Director of the the James Watt Nanofabrication Centre in Glasgow, Professor Douglas Paul received the Institute of Physics President’s Medal in recognition of his work translating physics research into advanced technology.
Previous recipients of the award that has only been given out on 8 occasions since its inception in 1998, have included particle physicist and broadcaster Professor Brian Cox in 2012 and Sir Timothy Berners-Lee, inventor of the World Wide Web, in 2006.
Professor Paul said: “I’m pleased and proud to have received the President’s Medal from the Institute of Physics. It’s a tremendous honour and I’m very grateful for the recognition.
“I’m also pleased that the work of the James Watt Nanofabrication Centre is receiving the attention it deserves. We have collaborated with 90 universities and 288 technology companies in 28 countries around the world, and the Centre’s revenues have increased by more than 50 per cent since 2010.
“While it has a sterling reputation in academia and industry, some of the Centre’s most impressive achievements must remain unknown to the public due to non-disclosure agreements with our clients.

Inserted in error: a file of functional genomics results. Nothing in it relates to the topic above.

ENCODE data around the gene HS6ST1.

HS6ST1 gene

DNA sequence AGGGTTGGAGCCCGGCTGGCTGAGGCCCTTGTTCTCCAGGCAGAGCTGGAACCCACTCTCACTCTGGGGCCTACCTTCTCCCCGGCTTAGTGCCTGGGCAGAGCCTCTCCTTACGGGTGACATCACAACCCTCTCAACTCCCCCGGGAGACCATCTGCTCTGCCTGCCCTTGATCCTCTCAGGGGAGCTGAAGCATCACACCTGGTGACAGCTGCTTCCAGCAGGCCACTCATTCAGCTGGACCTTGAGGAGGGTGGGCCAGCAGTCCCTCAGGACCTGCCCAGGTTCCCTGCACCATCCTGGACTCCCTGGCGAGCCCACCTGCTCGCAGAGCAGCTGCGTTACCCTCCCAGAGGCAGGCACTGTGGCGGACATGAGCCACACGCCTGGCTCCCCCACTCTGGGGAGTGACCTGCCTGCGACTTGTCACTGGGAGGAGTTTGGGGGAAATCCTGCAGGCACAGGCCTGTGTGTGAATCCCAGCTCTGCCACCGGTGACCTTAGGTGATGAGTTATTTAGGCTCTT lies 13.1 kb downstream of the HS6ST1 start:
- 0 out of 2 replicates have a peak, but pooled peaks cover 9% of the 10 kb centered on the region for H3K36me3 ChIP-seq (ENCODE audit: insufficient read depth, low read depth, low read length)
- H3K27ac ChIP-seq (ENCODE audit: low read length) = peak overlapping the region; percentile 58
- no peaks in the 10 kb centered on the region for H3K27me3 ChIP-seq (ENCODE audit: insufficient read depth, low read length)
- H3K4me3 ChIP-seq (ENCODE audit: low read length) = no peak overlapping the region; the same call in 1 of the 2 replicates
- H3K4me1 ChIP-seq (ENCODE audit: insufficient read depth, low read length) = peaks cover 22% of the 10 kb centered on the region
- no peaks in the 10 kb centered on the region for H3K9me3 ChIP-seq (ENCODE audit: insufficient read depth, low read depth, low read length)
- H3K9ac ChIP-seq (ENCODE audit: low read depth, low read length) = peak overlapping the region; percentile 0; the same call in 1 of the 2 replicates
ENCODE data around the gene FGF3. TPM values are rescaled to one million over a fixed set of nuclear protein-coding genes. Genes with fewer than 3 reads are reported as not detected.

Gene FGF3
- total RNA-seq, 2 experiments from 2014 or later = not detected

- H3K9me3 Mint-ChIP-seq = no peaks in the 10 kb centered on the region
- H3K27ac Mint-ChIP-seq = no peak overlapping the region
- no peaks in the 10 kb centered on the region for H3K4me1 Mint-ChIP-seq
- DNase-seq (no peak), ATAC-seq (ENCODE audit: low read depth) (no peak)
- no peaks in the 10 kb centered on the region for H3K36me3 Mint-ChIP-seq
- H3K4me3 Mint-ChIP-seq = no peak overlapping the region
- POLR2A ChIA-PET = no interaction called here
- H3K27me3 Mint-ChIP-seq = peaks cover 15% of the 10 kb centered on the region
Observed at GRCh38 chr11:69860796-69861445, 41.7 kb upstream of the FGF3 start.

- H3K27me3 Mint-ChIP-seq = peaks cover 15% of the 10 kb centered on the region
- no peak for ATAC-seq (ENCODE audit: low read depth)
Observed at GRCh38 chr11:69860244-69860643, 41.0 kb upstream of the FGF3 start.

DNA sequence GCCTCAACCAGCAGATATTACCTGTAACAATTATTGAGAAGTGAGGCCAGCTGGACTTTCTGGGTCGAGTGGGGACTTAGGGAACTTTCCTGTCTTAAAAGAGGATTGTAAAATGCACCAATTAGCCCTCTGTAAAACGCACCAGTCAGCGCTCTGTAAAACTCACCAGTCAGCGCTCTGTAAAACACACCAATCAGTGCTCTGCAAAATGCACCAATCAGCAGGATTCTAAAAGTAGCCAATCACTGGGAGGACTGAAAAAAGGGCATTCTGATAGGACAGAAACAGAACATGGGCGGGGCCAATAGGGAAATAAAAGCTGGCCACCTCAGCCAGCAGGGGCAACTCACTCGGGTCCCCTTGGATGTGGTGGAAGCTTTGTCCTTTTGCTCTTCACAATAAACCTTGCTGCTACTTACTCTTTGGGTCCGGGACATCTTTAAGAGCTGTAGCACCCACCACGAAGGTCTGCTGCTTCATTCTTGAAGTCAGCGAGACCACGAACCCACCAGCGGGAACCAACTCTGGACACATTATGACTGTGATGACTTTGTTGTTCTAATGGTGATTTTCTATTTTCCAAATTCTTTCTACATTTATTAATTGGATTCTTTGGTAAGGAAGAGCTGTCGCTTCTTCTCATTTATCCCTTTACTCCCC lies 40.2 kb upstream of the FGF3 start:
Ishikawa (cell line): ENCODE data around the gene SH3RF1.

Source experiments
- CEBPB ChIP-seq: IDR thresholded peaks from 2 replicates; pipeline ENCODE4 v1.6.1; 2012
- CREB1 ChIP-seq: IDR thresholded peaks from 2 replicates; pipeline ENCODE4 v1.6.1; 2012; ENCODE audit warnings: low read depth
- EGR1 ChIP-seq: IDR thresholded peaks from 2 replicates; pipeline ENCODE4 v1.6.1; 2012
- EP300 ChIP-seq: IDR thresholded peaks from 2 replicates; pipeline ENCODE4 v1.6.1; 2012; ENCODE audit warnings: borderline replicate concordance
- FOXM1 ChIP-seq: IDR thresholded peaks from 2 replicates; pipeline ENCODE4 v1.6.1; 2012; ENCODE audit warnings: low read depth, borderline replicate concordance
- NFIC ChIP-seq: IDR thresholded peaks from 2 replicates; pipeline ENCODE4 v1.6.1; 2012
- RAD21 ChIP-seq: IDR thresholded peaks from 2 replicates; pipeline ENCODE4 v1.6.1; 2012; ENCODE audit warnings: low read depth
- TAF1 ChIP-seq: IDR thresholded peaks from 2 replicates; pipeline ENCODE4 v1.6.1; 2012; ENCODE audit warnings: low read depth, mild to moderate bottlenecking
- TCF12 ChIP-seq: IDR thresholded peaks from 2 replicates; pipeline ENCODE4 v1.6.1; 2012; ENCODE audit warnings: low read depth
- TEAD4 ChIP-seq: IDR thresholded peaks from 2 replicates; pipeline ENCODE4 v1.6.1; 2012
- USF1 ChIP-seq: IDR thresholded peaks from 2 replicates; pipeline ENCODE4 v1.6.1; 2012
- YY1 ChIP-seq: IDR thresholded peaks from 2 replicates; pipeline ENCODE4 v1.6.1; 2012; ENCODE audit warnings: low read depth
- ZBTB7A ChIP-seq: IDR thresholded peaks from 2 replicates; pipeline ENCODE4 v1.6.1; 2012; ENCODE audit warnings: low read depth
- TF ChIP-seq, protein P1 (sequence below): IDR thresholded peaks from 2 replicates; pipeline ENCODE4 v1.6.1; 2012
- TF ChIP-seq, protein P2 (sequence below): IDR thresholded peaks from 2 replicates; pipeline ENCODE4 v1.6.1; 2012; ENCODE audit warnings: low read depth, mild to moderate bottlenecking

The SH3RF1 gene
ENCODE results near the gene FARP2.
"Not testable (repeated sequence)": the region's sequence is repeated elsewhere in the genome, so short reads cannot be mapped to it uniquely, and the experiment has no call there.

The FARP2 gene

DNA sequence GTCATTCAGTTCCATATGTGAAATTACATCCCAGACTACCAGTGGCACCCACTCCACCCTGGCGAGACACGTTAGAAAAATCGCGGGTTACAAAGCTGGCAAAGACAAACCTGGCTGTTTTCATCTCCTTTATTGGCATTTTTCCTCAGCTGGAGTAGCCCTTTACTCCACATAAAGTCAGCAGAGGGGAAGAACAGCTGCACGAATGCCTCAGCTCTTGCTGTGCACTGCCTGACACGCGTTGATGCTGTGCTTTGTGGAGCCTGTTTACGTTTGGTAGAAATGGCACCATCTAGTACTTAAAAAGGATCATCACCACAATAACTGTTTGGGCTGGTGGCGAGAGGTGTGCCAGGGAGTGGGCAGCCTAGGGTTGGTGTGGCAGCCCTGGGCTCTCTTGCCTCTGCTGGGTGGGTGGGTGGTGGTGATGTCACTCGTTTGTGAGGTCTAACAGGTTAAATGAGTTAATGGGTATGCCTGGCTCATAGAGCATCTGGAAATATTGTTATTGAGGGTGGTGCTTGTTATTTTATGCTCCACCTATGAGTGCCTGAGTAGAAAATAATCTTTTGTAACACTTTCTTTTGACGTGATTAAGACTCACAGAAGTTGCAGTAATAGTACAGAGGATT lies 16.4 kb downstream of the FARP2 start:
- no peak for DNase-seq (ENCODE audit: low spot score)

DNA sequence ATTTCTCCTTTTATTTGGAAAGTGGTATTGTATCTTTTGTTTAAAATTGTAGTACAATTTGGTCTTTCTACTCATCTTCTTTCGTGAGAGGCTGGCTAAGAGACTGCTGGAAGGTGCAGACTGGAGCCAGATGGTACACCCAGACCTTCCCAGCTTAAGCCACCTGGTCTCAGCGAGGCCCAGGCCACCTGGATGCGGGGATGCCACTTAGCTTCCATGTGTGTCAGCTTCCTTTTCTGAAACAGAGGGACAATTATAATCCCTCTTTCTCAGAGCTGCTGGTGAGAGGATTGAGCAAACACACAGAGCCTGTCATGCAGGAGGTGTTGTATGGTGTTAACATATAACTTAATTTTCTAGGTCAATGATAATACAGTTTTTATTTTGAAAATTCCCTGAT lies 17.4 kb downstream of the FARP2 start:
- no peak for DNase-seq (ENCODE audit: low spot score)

“However, our work plays a key and ongoing role in helping to design and fabricate prototype components found in popular high-tech devices like mobile phones which people would be very familiar with.”
Dr Frances Saunders, President of the Institute of Physics, said: “I chose to present Professor Paul with the President’s Medal in recognition of his efforts to enable the prototyping and development of proof-of-concept nanoelectronics, quantum technologies and energy harvesting. Such enabling research is often unseen and unsung yet it is absolutely critical to translating the latest thinking in physics into something concrete that can benefit the economy and society.
“I am also keen to recognise people who use their knowledge of physics to create a wider impact on government policy for the future of the UK. Professor Paul’s impressive work as an advisor to UK government bodies such as the Defence Science Advisory Committee is a testament to his contribution outside academia.”
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James Watt Nanofabrication Centre